Since the publication of Robert K. Merton’s theory of cumulative advantage in science (Matthew Effect), several empirical studies have tried to measure its presence at the level of papers, individual researchers, institutions or countries. However, these studies seldom control for the intrinsic “quality” of papers or of researchers—”better” (however defined) papers or researchers could receive higher citation rates because they are indeed of better quality. Using an original method for controlling the intrinsic value of papers—identical duplicate papers published in different journals with different impact factors—this paper shows that the journal in which papers are published have a strong influence on their citation rates, as duplicate papers published in high impact journals obtain, on average, twice as much citations as their identical counterparts published in journals with lower impact factors. The intrinsic value of a paper is thus not the only reason a given paper gets cited or not; there is a specific Matthew effect attached to journals and this gives to paper published there an added value over and above their intrinsic quality.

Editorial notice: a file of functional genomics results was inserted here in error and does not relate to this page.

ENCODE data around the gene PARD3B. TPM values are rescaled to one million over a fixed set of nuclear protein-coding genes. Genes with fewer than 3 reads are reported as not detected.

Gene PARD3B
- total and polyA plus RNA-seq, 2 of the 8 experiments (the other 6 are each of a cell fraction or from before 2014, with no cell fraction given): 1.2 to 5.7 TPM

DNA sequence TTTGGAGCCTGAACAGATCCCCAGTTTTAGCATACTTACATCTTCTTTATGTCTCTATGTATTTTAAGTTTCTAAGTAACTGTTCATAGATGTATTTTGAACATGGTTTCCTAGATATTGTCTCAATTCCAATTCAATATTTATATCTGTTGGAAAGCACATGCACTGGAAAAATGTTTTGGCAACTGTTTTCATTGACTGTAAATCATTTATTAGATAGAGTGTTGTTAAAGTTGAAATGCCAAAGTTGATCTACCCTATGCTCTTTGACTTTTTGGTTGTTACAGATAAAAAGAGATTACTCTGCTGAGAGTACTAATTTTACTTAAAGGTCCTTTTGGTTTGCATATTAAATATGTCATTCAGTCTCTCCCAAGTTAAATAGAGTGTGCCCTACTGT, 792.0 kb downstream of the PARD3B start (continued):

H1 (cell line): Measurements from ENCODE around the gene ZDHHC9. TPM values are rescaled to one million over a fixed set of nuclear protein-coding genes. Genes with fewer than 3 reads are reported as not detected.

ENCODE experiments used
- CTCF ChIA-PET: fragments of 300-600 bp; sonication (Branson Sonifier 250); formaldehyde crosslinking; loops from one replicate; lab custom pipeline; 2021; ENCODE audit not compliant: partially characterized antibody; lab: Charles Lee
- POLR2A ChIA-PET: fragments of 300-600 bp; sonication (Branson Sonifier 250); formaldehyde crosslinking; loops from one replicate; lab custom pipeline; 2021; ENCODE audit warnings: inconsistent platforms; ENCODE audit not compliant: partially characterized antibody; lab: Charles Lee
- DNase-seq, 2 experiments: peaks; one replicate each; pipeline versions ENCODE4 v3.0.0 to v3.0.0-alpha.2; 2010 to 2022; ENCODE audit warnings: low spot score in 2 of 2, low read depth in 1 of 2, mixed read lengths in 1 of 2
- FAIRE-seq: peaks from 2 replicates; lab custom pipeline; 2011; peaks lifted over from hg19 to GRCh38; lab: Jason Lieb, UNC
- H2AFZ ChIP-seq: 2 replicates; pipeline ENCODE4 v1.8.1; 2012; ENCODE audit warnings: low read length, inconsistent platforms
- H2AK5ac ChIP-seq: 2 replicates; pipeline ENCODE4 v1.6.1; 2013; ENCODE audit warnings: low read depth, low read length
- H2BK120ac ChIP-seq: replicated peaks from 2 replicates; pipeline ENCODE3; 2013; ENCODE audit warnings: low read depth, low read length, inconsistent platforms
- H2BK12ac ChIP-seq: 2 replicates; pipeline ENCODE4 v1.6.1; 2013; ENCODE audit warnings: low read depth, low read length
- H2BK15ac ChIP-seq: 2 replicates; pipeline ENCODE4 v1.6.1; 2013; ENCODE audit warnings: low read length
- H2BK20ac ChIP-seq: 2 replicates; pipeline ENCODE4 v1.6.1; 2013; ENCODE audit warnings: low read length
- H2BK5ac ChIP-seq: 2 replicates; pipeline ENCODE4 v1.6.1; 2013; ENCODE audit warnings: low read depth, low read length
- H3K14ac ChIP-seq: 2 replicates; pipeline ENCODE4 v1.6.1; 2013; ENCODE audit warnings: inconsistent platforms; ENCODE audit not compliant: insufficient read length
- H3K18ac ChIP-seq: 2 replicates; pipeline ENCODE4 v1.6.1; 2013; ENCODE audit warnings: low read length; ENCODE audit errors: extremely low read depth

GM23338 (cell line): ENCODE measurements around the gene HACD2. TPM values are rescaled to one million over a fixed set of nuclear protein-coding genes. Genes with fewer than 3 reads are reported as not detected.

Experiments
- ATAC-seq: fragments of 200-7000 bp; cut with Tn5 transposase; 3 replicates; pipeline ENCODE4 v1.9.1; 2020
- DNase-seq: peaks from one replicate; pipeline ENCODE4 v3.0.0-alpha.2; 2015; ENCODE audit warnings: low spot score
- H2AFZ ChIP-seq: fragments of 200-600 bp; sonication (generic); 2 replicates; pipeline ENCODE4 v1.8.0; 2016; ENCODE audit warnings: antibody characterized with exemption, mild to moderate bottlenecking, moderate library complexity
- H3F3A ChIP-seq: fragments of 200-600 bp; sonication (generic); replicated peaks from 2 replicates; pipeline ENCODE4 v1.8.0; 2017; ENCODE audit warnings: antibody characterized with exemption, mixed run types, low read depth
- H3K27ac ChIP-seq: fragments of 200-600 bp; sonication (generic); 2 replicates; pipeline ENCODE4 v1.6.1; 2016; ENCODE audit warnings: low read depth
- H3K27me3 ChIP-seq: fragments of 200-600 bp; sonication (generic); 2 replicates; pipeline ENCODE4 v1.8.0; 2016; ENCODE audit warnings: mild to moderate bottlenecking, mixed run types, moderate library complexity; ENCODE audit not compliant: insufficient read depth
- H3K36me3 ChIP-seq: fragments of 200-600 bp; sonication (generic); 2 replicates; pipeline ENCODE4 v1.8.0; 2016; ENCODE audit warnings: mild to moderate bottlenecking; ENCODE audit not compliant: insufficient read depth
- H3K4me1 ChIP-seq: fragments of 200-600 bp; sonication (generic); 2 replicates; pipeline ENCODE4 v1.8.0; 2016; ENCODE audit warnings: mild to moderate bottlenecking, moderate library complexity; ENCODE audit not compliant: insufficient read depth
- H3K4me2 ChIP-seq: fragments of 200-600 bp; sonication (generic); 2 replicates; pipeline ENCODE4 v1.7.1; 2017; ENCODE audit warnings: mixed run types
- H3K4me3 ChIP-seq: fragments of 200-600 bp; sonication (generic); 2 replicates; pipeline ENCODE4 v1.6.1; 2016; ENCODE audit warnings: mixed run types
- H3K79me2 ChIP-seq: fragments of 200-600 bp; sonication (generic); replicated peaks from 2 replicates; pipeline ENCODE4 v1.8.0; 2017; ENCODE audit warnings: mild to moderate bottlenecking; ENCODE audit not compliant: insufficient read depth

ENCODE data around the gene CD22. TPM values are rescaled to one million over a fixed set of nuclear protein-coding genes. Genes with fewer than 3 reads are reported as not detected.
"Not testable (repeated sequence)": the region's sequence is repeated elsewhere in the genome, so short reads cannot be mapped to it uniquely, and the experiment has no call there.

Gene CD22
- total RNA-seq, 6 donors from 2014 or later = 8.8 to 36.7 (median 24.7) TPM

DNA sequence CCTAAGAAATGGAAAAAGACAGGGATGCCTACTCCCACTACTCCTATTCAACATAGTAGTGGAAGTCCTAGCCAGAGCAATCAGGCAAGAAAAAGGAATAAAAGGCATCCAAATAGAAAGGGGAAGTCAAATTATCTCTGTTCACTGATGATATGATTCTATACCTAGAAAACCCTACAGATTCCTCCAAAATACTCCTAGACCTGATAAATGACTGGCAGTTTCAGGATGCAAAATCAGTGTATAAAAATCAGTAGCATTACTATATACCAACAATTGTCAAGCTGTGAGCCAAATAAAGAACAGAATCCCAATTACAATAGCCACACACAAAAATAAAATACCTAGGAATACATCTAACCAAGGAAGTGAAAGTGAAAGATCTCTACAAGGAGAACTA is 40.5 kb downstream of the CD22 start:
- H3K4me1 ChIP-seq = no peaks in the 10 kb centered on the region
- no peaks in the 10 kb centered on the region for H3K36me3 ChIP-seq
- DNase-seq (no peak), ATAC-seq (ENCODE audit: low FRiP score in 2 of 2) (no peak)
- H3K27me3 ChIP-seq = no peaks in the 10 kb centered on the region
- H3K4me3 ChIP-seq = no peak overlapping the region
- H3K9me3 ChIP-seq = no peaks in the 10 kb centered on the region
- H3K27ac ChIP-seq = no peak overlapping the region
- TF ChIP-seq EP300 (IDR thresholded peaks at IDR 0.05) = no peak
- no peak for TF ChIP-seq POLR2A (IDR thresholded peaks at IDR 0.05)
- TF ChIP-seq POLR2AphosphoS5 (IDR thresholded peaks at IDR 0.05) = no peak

The full paper has some more detail. Duplicates are defined as those papers published in different journals but which nevertheless have the same title, the same first author, and the same number of cited references. With this definition the authors find 4,532 pairs of duplicates in the Web of Science database across the sciences and social sciences. (This is a pretty striking finding in itself.) Remember that the impact factor of a journal is meant to be a (weighted) product of the number of citations to articles in that journal — i.e., a journal’s prestige is a function of the quality of the articles appearing in it. But here we see that, for the same papers, the impact factor of the journal affects the citation rate of the paper. The mechanism is straightforward, but it’s neat to see it shown this way.